Stepping out in Yeovil
PUBLISHED: 17:18 29 July 2010 | UPDATED: 17:38 20 February 2013
From its glove-making heritage to its diverse shopping, and from its wonderful walks to its sports facilities, the historic town of Yeovil has the heart of the country and the mind of a city. Words and photos by Neville Stanikk
Yeovils been there for a long time, since the Stone Age in fact. In that time its name has been spelled 67 different ways (starting with Gifle in AD 880), it has burned down and plague has wiped out half the population. Its been the central market town for South Somerset, a nationally famed centre for glove-making, the target of German bombers during the Second World War because of its aircraft factories, a sometime home for Ian Botham, and its still going strong with a bustling town centre and its aviation industry intact in the shape of Westland Augusta, the towns largest employer.
Get off to a good start
If you get to Yeovil early, walk up Summerhouse Hill, look north east and youll see a view divided neatly in two, with solid Yeovil on the left and clear rolling countryside on the right. Its quite a contrast and a fairly neat illustration of Yeovils slogan: The heart of the country, the mind of a city. Note the industry but wander into the town and find people relaxing in the sunshine on benches and on the grass of The Beach, as the parish churchyard is known locally.
The best things about Yeovil are the woodland areas and the good variety of shops. On a sunny day its a very nice place to be and its improving all the time, especially with the new leisure complex.
Tim Bird, Traffic Officer with the Highways Agency
Why visit now?
Yeovil is a town with a lot of greenery and it prides itself on its flowers but while youre there to have a look around, bear in mind that its got its new Yeo Leisure Park, with gyms, restaurants and cinemas. The towns two theatres are well regarded and offer top-quality drama, music, dance and entertainment. The Swan Theatre will be putting on the play Sextet by Michael Pertwee in September, and the Octagon Theatre will be hosting, amongst various productions, Lesley Garrett in July and a production of Romeo and Juliet in September.
There are a lot of historic buildings in Yeovil and Id wholeheartedly recommend following the town councils Historic Plaque Trail around the town but make sure you end up at St Johns parish church in the centre, and be impressed by not only the church itself but by the fact that nearly every window in it is filled with beautifully crafted stained glass.
For anyone with children, you must visit Yeovil Recreation Centres Flagship Playspace, where the slides are built into giant skulls and dragons and there are enough rope bridges and other adventuresome bits and pieces to keep children occupied for hours. And while youre there, marvel at the Athletics Arena and ponder, as I did, just how a small town like Yeovil acquired something that a lot of cities dont have. It must be that mind of a city idea in action.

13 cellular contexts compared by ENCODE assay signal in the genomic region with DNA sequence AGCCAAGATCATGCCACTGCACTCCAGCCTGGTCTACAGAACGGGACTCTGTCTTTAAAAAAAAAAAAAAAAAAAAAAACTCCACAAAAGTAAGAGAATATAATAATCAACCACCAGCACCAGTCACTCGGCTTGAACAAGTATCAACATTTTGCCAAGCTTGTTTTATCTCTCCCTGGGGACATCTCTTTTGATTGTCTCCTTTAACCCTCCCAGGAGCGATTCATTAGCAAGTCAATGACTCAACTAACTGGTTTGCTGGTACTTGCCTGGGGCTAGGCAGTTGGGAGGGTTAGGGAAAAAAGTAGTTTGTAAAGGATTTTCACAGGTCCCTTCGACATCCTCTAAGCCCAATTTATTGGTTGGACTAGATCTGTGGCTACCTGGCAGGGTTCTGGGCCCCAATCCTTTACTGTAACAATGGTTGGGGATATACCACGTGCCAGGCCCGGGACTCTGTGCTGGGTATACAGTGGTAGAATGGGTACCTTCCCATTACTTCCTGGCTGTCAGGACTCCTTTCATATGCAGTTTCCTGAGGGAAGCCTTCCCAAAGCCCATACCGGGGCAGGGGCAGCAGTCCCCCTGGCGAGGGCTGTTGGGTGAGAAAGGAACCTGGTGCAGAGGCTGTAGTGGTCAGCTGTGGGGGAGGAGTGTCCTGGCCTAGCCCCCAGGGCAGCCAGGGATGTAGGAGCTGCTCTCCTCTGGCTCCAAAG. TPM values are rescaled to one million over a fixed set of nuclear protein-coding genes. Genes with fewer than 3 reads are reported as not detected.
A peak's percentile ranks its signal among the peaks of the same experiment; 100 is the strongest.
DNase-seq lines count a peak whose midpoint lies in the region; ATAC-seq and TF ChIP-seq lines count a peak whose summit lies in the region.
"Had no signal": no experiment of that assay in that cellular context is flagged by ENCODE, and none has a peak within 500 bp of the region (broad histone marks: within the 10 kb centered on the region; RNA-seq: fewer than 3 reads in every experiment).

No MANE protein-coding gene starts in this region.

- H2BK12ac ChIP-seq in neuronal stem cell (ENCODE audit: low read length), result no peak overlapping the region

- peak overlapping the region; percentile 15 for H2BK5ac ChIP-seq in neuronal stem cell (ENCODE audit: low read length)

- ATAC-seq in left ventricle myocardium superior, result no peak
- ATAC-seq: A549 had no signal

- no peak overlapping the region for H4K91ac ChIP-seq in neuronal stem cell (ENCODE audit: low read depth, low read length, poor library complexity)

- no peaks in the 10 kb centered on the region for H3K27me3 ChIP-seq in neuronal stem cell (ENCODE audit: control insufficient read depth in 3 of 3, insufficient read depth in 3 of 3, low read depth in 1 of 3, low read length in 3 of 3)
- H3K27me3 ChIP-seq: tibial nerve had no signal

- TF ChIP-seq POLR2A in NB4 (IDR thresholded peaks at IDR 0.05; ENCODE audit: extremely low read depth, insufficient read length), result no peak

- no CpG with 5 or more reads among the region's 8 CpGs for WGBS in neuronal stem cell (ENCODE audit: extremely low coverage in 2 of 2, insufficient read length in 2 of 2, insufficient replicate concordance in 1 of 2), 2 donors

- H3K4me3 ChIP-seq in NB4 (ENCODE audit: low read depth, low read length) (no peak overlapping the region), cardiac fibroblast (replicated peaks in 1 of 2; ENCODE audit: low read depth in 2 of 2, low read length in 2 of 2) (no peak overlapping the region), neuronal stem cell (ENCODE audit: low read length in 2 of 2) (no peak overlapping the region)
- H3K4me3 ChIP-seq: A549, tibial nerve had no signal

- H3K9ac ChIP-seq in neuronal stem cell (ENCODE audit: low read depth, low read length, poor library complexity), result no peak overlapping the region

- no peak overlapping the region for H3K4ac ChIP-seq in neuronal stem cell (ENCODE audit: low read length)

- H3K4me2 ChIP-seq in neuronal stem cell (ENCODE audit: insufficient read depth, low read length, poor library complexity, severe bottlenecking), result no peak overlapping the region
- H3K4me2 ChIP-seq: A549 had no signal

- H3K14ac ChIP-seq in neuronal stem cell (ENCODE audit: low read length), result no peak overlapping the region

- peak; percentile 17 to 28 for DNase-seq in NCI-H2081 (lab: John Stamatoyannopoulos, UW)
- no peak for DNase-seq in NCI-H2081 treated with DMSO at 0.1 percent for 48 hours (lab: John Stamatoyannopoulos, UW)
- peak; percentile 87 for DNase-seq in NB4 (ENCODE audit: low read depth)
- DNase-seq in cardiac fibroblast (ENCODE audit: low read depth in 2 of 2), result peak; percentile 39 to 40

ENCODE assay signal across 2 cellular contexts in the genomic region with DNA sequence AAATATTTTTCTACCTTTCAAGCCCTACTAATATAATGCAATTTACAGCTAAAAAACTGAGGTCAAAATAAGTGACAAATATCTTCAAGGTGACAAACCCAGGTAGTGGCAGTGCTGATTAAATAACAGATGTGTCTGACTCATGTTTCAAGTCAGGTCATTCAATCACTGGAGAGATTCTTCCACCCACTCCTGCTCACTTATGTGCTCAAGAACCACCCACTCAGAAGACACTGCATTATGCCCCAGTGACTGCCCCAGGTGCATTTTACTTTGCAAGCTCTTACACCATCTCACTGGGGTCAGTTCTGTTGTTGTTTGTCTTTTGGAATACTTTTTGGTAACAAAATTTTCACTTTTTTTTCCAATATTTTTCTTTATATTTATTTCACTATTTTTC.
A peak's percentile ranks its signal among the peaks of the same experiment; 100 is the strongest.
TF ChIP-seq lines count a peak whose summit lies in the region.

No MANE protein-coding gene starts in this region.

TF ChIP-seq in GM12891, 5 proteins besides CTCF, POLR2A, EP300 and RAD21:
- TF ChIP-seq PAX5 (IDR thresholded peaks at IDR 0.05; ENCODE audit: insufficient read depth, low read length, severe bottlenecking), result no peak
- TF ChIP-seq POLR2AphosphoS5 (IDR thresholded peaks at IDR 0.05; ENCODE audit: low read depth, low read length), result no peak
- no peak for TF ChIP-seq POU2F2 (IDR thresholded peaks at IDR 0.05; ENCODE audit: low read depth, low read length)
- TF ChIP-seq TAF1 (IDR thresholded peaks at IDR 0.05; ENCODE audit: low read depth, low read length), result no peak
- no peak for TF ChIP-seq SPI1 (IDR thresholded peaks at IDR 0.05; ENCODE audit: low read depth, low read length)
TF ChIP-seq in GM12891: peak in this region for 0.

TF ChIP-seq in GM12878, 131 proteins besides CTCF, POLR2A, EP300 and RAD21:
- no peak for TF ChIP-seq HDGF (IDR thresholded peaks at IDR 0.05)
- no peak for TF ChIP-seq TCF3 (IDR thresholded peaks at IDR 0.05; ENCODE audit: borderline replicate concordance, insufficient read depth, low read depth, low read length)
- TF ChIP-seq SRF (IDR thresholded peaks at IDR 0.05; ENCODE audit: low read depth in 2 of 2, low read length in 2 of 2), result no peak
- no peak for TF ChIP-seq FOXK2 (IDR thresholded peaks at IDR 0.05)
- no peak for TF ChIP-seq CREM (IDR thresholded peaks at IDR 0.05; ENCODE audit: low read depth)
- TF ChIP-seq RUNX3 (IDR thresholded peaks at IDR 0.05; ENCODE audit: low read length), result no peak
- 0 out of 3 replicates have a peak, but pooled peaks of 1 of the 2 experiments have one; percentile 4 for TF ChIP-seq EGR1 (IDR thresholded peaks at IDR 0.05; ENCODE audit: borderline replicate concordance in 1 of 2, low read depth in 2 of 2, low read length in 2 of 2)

The Octagon Theatre is Yeovils greatest asset, because it has so many different types of events. I like the town centre and the high street because of the variety of shops. If I have visitors, I take them up Wyndham Hill to see the view.
Jessica Vale, Museum Curator (though not in Yeovil)
Everyone in Yeovil loves Yeovil Country Park. Its very evident that the locals treat it as their lungs and their countryside. The hills, woods, river and parks of the Country Park border Yeovils south-east side and provide a verdant boundary to the town. The highlight of the area must be Ninesprings, a Victorian landscaped garden wrapping itself round the hill and containing a string of clear ornamental ponds with paths, bridges, waterfalls and grottoes. The cascade reaches a lake at the bottom where the Goldenstones Pool stands a short distance away. Again, this wonderful recreational natural resource is huge for a town of Yeovils size and I think the locals know how lucky they are to have it. Its certainly been well and enjoyably used every time Ive been there.
Yeovil has something for everyone. It has its heritage, its shops, its walking and its sports, especially Yeovil Town football team. It has lovely restaurants and the Country Park.
Justine Parton, Supervisor, Yeovil TIC
Enjoy the view
If youre visiting Yeovil, just make a short detour south to the village of Barwick where youll find the folly, Jack the Treacle Eater, a rough stone arch surmounted by a round tower, in turn surmounted by a winged Mercury figure. The locals decided that the figure represented Jack, a local runner/courier who, it was claimed, kept fit on treacle. Whatever the truth, its a symbol of Yeovil and a curiosity worth seeing for its own sake.